Friday, March 1, 2013

Analysis of "The Love Cook" by Ron Padgett

Original poem reprinted online here: "The Love Cook" by Ron Padgett
Originally read: December 21, 2012
More information about the Poet: Ron Padgett

It's hard to read a cheeky love  poem and come back to the poem and find something differnt.  Of course, as usual, I do put my misinterpretation spin on it, but this poem plays with expectation in a sense and, depending on taste, the poem doesn't cross the line from cheeky to creepy (which love poems do sometimes).

The title set's off the fun.  "The Love Cook" is a little corny, but since the adjective noun combination isn't used too much, I found it interesting to learn more.  I think for poems that the title is a strong noun (added with an adjective sometimes) the poem sets up a definition -- who is this _______, what is this ______.

So I want to know more about this love cook.  The first two lines are disarming, then we get to the line, "in fact / the rest of your clothes" now if the poem went a little farther with this sentiment, then the poem would be more about sex; however, since the poem turns to the speaker giving "have a daquiri", I feel that there's more to the speaker then just wanting sex.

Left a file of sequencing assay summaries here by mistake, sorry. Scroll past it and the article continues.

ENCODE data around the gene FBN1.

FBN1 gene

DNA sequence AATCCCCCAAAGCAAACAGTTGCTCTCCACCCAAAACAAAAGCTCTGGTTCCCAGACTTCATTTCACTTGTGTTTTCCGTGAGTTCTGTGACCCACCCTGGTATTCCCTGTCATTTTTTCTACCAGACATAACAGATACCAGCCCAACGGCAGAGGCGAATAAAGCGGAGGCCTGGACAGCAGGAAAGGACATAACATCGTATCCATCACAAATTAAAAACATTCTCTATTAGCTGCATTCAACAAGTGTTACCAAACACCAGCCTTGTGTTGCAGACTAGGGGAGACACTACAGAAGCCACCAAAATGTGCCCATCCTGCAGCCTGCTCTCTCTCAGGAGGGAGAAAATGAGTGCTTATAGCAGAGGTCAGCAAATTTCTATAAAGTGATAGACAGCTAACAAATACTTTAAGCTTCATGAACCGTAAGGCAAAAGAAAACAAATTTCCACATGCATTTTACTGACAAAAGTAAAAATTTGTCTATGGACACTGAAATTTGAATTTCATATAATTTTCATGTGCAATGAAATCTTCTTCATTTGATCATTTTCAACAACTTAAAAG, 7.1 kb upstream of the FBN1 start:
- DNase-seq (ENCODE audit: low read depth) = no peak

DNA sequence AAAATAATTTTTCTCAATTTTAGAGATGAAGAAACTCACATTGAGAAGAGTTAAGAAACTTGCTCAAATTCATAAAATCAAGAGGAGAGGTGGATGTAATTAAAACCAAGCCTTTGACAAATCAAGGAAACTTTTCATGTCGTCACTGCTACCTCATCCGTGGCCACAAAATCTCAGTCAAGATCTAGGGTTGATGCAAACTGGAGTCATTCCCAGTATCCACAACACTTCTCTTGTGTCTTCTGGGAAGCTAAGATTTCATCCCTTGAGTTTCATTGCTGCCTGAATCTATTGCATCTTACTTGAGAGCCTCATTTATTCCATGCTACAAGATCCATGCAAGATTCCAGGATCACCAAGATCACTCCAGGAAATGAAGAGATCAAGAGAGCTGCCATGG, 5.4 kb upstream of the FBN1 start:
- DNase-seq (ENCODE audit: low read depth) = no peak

And from that point there's a sense of nuance and double entendre in the poem.  "inside and out" could be seen as a "dirty" image but it's like those 50's innuendo about sex like "We're going to rock this town turn it inside out."

So at the end, the definition of the Love Cook is the "you," "I've got the burners / lit for you, you hungry thing" and what the speaker can do for you.  It's a very subtle definition, but a very obvious want.

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